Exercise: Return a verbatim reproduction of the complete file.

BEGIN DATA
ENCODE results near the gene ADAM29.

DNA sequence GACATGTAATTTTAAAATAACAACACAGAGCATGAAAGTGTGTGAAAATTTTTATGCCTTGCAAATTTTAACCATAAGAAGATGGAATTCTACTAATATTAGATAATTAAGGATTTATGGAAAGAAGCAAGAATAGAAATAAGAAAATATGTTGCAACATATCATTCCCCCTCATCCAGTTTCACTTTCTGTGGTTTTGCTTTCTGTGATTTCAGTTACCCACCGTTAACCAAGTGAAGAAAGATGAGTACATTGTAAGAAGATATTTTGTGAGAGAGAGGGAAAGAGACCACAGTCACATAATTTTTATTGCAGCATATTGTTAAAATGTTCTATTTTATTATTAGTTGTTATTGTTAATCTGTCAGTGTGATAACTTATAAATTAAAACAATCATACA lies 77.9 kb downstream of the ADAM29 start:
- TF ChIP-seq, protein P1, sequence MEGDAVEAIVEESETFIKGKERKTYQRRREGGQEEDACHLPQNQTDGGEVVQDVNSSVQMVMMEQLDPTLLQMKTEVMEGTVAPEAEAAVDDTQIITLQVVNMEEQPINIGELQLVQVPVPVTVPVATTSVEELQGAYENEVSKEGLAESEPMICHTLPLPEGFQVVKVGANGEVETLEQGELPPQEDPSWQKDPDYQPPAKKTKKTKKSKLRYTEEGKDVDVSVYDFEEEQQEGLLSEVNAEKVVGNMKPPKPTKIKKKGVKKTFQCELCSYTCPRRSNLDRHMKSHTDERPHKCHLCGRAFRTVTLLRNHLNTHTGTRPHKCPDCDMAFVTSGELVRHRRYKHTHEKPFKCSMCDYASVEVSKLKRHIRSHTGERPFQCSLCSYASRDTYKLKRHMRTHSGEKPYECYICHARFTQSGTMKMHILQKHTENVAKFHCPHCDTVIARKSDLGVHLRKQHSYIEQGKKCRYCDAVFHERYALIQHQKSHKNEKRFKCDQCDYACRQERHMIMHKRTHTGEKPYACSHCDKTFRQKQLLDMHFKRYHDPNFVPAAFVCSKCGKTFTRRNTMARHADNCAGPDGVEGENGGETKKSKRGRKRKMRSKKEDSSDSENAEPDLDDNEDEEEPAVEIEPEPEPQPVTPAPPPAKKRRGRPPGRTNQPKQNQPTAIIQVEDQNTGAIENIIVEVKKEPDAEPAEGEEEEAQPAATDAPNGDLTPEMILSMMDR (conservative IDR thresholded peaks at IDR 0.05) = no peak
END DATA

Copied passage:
ENCODE results near the gene ADAM29.

DNA sequence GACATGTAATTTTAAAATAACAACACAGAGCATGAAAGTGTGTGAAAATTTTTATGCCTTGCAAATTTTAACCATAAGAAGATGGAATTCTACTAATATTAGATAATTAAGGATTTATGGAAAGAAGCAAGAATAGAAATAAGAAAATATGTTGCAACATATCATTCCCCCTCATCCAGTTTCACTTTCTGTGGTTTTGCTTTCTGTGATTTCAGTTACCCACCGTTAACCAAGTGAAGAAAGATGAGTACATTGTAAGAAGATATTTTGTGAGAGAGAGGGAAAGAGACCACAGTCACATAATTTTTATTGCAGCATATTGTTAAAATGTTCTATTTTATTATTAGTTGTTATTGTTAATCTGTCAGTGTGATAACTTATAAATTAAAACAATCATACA lies 77.9 kb downstream of the ADAM29 start:
- TF ChIP-seq, protein P1, sequence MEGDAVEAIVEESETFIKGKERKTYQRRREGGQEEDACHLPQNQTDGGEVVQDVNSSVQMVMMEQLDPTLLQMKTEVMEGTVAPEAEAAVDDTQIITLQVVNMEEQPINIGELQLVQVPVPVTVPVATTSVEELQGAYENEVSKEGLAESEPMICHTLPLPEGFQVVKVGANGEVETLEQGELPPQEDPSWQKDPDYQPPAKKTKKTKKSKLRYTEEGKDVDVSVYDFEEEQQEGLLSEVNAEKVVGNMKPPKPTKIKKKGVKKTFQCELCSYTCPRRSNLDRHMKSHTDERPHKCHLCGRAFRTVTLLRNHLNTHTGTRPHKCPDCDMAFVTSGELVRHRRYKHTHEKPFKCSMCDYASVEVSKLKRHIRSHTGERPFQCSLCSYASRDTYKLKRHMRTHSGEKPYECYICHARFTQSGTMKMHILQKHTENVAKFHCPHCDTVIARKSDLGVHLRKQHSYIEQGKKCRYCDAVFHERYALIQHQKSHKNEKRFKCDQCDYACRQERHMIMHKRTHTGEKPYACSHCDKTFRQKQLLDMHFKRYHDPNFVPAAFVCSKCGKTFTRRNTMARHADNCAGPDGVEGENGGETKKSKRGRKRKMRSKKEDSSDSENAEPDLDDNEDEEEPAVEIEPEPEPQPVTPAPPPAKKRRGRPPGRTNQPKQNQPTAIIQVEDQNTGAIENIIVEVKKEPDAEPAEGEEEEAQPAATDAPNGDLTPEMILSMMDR (conservative IDR thresholded peaks at IDR 0.05) = no peak